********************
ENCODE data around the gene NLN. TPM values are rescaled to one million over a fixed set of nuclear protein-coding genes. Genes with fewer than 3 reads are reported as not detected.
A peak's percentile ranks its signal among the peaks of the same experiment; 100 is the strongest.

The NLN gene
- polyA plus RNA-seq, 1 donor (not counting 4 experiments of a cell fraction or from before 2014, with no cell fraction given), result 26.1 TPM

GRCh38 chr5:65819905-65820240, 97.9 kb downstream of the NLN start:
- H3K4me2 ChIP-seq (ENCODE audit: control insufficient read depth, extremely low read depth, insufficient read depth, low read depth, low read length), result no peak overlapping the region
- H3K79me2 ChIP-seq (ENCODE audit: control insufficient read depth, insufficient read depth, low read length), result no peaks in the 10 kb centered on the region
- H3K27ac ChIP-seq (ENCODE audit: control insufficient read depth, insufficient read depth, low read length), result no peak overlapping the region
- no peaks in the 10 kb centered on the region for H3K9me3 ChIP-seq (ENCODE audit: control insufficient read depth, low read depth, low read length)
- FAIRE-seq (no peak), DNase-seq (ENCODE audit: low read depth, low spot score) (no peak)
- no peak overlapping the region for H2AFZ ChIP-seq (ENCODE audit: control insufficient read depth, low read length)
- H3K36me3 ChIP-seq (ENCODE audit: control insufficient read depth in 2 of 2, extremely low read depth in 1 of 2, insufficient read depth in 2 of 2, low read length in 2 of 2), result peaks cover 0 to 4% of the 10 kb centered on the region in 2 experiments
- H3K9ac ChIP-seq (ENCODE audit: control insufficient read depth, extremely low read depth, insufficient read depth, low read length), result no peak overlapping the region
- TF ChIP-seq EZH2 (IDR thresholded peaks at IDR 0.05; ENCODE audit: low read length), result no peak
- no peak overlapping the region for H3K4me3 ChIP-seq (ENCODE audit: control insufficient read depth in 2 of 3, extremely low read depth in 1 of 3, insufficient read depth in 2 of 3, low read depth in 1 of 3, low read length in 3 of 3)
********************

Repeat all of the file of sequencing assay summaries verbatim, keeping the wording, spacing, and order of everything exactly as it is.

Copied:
ENCODE data around the gene NLN. TPM values are rescaled to one million over a fixed set of nuclear protein-coding genes. Genes with fewer than 3 reads are reported as not detected.
A peak's percentile ranks its signal among the peaks of the same experiment; 100 is the strongest.

The NLN gene
- polyA plus RNA-seq, 1 donor (not counting 4 experiments of a cell fraction or from before 2014, with no cell fraction given), result 26.1 TPM

GRCh38 chr5:65819905-65820240, 97.9 kb downstream of the NLN start:
- H3K4me2 ChIP-seq (ENCODE audit: control insufficient read depth, extremely low read depth, insufficient read depth, low read depth, low read length), result no peak overlapping the region
- H3K79me2 ChIP-seq (ENCODE audit: control insufficient read depth, insufficient read depth, low read length), result no peaks in the 10 kb centered on the region
- H3K27ac ChIP-seq (ENCODE audit: control insufficient read depth, insufficient read depth, low read length), result no peak overlapping the region
- no peaks in the 10 kb centered on the region for H3K9me3 ChIP-seq (ENCODE audit: control insufficient read depth, low read depth, low read length)
- FAIRE-seq (no peak), DNase-seq (ENCODE audit: low read depth, low spot score) (no peak)
- no peak overlapping the region for H2AFZ ChIP-seq (ENCODE audit: control insufficient read depth, low read length)
- H3K36me3 ChIP-seq (ENCODE audit: control insufficient read depth in 2 of 2, extremely low read depth in 1 of 2, insufficient read depth in 2 of 2, low read length in 2 of 2), result peaks cover 0 to 4% of the 10 kb centered on the region in 2 experiments
- H3K9ac ChIP-seq (ENCODE audit: control insufficient read depth, extremely low read depth, insufficient read depth, low read length), result no peak overlapping the region
- TF ChIP-seq EZH2 (IDR thresholded peaks at IDR 0.05; ENCODE audit: low read length), result no peak
- no peak overlapping the region for H3K4me3 ChIP-seq (ENCODE audit: control insufficient read depth in 2 of 3, extremely low read depth in 1 of 3, insufficient read depth in 2 of 3, low read depth in 1 of 3, low read length in 3 of 3)